We have had a bunch of guys who played both hoops and baseball in high school and a few who went on to have significant college years in both sports. But Ron here is the only guy in this set to go on to have careers in both the NBA and MLB. Here he seems to be expressing his full 6'6" height at Shea. '73 was a bummer of a season for him as a couple losing streaks early in the season and elbow pain that worsened through the year produced by far the worst record of his career. He was on the shelf by early July which given his role as a starter was one of the reasons Atlanta could never take advantage of its big power surge that year. By that summer he was probably wishing he was back on the court.
Ron Reed grew up in basketball-crazy La Porte, Indiana, a pretty quick drive from Notre Dame. In high school he pitched pretty well but hoops was his game and he went to South Bend on a scholarship for it. By the time Ron was done in '65 he had built a career that allowed him to be ranked one of the top 25 ND hoops players of the 20th Century. He was an especially good rebounder and a pretty good scorer, ranking third all-time for the school in the former and in the top 25 in the latter. He was drafted that year by the Detroit Pistons. The Pistons also got him a tryout with the Braves to appease their future star. Ron had only played his senior year at ND in baseball and the Detroit GM knew the Milwaukee one and the tryout went well. He got in a few games that summer in A ball and did well, going 3-2 with a 1.47 ERA. After an off-season in Detroit he returned in '66 to pitch excellent ball at three levels in the minors: 5-2 with a 1.76 ERA in A ball; 3-1 with a 1.20 ERA in Double A; and 5-2 with a 3.52 ERA in Triple A. At the end of the year he got a couple starts in Atlanta and threw pretty well. The Braves then wanted Ron to throw winter ball but instead he returned to the Pistons where he didn't play as much as he liked and after his last game - in which he scored 22 off the bench - he told player-coach Dave DeBusschere - one of the very few guys who pulled off the double himself - that he was going baseball full-time. After his late spring training start he spent the bulk of the season back in Triple A, going 14-10 with a 2.51 ERA. When he got called up later in the season, it was pretty much for good this time.
In '68 Reed joined the Atlanta rotation and pitched well enough to get an All-Star nod. The next year he upped things by winning 18 on the division-winners. He got bombed in his only start against the Mets but was slotted as the number two guy for '70 when he broke his collarbone in a spring training game. He missed a bunch of the season and pretty much took the rest of the year to get going. In '71 he nearly doubled his win total and he then remained in the rotation through '74, when he won 10 and improved his ERA by a run. In '75 he was off to a so-so start when he was traded to the Cards for Ray Sadecki and Elias Sosa. In St. Louis he improved things markedly, winning nine the rest of the way and losing a run off his ERA. Following the season he was traded to the Phillies for outfielder Mike Anderson.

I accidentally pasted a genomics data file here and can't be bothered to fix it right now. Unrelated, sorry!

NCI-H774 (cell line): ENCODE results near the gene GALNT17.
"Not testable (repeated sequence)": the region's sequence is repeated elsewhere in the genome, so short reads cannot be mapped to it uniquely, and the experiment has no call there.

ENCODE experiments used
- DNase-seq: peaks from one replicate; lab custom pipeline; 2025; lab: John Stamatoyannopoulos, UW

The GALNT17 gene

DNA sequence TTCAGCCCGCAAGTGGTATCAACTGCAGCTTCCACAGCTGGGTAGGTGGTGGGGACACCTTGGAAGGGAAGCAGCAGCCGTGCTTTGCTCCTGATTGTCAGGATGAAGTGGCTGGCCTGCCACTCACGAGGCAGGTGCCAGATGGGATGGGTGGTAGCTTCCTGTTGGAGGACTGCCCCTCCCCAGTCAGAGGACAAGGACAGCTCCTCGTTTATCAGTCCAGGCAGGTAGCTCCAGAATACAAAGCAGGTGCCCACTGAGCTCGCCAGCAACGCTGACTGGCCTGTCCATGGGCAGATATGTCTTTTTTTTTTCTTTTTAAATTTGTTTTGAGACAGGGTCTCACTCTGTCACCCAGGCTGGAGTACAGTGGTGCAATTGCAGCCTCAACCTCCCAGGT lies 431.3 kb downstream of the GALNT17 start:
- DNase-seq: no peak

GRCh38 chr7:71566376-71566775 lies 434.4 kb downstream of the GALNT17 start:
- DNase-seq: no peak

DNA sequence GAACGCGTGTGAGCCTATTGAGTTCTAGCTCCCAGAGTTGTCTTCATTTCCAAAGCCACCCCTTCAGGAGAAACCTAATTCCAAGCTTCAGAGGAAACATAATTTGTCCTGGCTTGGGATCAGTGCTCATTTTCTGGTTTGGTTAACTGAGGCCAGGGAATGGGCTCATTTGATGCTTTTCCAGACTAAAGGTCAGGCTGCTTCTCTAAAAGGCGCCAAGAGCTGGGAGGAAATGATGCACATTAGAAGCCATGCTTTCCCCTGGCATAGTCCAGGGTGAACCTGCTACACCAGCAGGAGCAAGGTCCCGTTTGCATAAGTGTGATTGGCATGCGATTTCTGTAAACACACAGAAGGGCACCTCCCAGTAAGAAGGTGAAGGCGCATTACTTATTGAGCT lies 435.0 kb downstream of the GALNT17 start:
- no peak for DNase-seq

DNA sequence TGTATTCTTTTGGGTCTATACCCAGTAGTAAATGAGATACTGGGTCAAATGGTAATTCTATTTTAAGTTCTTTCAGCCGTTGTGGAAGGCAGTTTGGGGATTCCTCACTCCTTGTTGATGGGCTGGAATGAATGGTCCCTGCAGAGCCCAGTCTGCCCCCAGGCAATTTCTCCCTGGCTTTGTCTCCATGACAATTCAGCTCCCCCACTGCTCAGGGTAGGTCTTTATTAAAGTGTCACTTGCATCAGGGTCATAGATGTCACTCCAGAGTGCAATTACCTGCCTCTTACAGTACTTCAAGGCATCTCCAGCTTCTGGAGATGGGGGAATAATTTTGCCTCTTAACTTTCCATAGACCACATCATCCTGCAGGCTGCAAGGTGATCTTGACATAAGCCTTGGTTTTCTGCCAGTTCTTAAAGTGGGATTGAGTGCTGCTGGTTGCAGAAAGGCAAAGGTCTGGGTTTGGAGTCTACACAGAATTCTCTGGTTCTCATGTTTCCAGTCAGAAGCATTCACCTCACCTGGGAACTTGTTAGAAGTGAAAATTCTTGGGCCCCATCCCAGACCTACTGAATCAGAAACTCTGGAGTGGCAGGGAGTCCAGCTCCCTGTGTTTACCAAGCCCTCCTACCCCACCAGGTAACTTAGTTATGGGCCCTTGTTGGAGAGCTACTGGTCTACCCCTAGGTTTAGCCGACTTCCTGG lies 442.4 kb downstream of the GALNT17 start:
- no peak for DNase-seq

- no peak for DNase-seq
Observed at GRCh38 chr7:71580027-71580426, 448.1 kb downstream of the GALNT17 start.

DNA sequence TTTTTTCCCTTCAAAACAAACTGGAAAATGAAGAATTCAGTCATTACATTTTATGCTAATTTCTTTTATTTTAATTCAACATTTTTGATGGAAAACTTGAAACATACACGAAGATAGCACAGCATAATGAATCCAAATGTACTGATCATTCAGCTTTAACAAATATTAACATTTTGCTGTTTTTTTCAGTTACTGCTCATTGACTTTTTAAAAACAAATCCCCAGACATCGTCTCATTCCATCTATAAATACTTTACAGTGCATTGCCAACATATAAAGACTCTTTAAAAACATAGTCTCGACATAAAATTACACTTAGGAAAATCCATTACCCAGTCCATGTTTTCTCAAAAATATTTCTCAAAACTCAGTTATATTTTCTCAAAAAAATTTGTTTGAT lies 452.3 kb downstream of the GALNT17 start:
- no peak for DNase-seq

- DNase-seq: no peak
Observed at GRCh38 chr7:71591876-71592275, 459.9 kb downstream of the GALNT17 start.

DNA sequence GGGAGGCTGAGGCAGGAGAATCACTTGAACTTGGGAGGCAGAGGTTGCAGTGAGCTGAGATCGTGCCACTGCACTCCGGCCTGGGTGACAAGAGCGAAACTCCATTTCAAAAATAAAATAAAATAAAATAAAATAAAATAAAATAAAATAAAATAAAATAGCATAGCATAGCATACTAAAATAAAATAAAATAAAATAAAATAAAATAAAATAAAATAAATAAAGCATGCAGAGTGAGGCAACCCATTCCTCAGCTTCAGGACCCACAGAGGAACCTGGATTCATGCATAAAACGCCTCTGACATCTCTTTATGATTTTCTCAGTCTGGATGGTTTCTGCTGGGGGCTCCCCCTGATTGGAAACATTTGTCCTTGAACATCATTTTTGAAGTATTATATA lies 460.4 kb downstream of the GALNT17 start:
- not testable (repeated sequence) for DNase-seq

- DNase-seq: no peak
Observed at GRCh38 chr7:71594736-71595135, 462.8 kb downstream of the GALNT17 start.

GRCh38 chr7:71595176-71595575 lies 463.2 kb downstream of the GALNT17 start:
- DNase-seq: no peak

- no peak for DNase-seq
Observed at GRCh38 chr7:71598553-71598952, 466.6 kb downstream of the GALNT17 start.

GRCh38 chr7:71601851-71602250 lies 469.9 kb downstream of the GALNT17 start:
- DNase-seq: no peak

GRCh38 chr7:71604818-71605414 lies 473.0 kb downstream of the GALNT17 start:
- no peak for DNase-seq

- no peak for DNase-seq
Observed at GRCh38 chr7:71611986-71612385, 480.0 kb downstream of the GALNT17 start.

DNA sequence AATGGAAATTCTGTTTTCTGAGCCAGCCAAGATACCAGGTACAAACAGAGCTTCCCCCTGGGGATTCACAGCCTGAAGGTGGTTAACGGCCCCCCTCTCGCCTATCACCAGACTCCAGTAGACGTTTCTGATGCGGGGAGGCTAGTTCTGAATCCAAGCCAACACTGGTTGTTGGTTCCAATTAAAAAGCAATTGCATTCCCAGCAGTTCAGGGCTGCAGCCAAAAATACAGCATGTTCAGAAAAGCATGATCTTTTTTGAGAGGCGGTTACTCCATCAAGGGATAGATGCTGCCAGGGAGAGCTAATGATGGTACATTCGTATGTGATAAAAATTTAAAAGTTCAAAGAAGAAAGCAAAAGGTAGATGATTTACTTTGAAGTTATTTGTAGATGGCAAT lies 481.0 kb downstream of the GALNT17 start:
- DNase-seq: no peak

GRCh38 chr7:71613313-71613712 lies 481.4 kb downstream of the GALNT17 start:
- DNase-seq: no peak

When he got to Philadelphia, Reed was told he would be moving to the bullpen, about which he initially wasn't too happy. But he settled in nicely to the team's effective bullpen by committee and became a significant producer the next eight seasons, averaging around 60 games, over 100 innings, and double figures in saves each year. He also improved his ERA significantly and right away experienced an almost annual return to the post-season. He went 57-38 in Philly and won 13 in '79 and finally won a ring in '80 when he pitched shutout ball in the Series. After the '83 season he was traded to the White Sox for Jerry Koosman, the guy he faced in his first post-season game back in '69. After a pretty good year for Chicago - 0-6 but with 12 saves and a 3.06 ERA - he was released the following spring and retired. He finished with a record of 146-140 with a 3.46 ERA, 55 complete games, eight shutouts, and 103 saves. He is one of very few pitchers to win and save over 100 games. In the post-season he went 0-2 with a 5.06 ERA and a save in 22 games. He could also be a pretty good hitter, batting .217 during his years in Philly. I have read conflicting accounts of what he has done since playing. One has said that he returned to Indiana and taught there for many years. Another that he moved back to the Atlanta area to work in finance. One thing for sure is that since the late Nineties he has been associated with a company called Team MVP, whose site I link to here.
Ron gets a couple good early-career star bullets. He was pretty much a success right off the bat in baseball which led him to quit hoops. With the Pistons he averaged eight points and 6.5 rebounds per game in his two seasons as the sixth or seventh man.
We can use North's only LA season to hook up these guys:
1. Reed and Johnny Oates '73 to '75 Braves and '76 Phillies;
2. Oates and Bill North '77 Dodgers.